Space

Sun gets in Halloween spirit – makes spooky jack-o’lantern face for all its fans

The Sun showed its Halloween spirit this week by putting on its best spooky jack-o’lantern face.  The incredible image above was captured by NASA on October 8, 2014 and shows active regions on the sun combined to create the spooky image.  The sun's active regions, a storm of magnetic fields, appear brighter because they are emitting more light and energy.  This image above blends together two sets of wavelengths at 171 and 193 Angstroms, typically colorized in gold and yellow, to create a particularly Halloween-like appearance. Sources: NASA, ABC News
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Science Photos

Cool science pictures that make you go “huh?”

It is said that a picture is worth a thousand words.  In these interesting science pictures, they are worth a single word – “huh?”.  Check out the cool science pictures below.  If they don’t cause you to scratch your head in wonder, they will at least put things in perspective. The sun in a different light This picture of the sun was taken using a different wavelength filter giving us an entirely different perspective.   How big is the moon? The surface area of the moon is million square kilometers.  How big is that?  Here’s a true-scale image of the United States superimposed over the moon.   How do astronauts eat in space? Below is a food tray used aboard the Space Shuttle.  Notice the…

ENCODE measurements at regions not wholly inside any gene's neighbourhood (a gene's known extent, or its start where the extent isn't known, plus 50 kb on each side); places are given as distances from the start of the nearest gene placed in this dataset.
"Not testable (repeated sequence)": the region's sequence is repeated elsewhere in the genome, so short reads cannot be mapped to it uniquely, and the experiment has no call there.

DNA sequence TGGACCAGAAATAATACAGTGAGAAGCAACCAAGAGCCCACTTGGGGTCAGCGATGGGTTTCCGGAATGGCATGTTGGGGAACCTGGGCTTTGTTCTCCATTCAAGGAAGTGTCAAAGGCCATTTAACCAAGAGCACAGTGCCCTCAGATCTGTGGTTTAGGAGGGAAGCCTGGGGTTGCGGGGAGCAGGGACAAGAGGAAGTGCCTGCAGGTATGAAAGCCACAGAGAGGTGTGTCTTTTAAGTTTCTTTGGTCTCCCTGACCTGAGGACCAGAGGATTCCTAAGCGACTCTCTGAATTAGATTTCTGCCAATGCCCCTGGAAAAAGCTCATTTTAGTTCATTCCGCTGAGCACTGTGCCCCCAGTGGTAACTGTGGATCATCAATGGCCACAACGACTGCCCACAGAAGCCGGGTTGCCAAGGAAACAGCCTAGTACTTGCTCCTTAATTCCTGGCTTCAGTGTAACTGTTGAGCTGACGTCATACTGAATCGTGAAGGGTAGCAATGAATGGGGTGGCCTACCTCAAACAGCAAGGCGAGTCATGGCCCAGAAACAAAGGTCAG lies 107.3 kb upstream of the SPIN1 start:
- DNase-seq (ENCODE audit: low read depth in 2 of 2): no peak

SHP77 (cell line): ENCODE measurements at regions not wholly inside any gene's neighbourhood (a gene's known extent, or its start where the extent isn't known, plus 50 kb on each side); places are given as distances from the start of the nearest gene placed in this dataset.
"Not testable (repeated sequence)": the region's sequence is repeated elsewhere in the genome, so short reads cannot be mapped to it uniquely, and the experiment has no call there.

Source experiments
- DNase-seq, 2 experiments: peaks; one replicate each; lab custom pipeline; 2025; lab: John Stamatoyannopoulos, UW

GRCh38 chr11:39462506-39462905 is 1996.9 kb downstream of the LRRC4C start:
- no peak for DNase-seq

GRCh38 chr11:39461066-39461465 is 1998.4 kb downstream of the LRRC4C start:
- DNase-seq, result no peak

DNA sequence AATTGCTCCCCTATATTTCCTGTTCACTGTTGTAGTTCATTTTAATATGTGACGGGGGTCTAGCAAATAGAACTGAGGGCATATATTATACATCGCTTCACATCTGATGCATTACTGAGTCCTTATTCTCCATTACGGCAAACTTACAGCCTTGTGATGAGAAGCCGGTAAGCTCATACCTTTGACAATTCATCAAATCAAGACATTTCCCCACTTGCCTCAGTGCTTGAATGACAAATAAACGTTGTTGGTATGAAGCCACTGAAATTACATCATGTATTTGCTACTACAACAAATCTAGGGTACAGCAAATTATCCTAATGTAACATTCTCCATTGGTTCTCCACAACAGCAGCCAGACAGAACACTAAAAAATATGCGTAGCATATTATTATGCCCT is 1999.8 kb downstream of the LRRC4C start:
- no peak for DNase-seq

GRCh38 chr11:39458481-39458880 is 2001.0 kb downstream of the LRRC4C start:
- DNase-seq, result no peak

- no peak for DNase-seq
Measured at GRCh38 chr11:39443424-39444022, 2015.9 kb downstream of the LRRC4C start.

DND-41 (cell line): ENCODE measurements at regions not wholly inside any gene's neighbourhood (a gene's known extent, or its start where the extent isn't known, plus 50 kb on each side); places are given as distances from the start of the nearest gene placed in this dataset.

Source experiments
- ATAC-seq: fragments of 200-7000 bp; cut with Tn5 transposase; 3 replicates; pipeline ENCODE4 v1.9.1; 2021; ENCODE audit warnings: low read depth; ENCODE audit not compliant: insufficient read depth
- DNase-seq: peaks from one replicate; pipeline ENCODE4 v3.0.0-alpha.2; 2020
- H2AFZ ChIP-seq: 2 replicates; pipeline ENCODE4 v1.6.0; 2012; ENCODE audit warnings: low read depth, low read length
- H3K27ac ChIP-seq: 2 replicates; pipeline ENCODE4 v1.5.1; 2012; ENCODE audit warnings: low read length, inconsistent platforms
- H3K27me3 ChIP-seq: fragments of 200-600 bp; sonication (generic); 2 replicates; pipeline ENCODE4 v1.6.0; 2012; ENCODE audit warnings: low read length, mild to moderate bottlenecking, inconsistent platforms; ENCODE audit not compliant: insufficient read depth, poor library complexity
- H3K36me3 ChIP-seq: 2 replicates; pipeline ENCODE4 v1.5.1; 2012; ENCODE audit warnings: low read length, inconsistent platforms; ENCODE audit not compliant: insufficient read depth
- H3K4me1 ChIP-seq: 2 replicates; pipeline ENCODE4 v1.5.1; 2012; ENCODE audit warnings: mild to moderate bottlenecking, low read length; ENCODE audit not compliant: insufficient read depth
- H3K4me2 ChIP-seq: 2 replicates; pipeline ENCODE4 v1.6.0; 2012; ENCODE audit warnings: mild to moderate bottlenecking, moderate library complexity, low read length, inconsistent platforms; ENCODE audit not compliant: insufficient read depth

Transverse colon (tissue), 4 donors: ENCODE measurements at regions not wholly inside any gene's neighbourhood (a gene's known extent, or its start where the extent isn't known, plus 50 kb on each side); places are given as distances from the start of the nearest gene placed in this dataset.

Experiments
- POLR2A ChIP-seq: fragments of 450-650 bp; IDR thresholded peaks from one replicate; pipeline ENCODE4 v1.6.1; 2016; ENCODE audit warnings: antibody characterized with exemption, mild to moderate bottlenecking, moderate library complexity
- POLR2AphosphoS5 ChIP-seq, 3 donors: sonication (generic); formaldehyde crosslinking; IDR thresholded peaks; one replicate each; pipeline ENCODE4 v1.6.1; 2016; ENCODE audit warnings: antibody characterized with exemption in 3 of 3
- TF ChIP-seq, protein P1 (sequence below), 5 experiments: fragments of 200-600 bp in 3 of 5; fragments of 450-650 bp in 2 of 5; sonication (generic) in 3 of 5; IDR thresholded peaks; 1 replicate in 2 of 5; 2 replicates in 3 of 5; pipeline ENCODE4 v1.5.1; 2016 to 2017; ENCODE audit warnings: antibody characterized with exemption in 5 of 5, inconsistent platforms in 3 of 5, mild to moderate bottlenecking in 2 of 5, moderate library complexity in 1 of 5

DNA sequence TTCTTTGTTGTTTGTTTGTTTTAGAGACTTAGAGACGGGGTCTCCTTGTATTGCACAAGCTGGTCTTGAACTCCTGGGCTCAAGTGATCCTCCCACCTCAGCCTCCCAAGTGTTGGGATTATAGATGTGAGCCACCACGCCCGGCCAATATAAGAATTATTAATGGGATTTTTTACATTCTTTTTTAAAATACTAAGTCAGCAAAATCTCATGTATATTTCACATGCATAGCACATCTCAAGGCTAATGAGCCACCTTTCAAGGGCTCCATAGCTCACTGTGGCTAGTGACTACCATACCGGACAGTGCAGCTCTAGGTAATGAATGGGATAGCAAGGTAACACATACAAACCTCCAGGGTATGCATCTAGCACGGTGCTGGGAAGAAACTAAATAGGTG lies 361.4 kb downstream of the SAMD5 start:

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Science Tips

Our wonderful Sun – the brightest star in the sky!

Our Sun is an ordinary star although it is quite large compared to other stars. In terms of “mass”, most stars have less than half the mass of our Sun. You could fit 109 Earths across the Sun. The Romans called the Sun “sol” (as in SOlar). The Sun is about 70% hydrogen and 28% helium. The Sun converts hydrogen to helium at its core. The Sun is not a solid body like Earth. This accounts for why the outer shell of the Sun rotates around its core. In this way, it sort of behaves like planets that are made of gas. At its poles, it rotates once about every 36 days while at the equator (or mid-line) it rotates about every 25 days. This…
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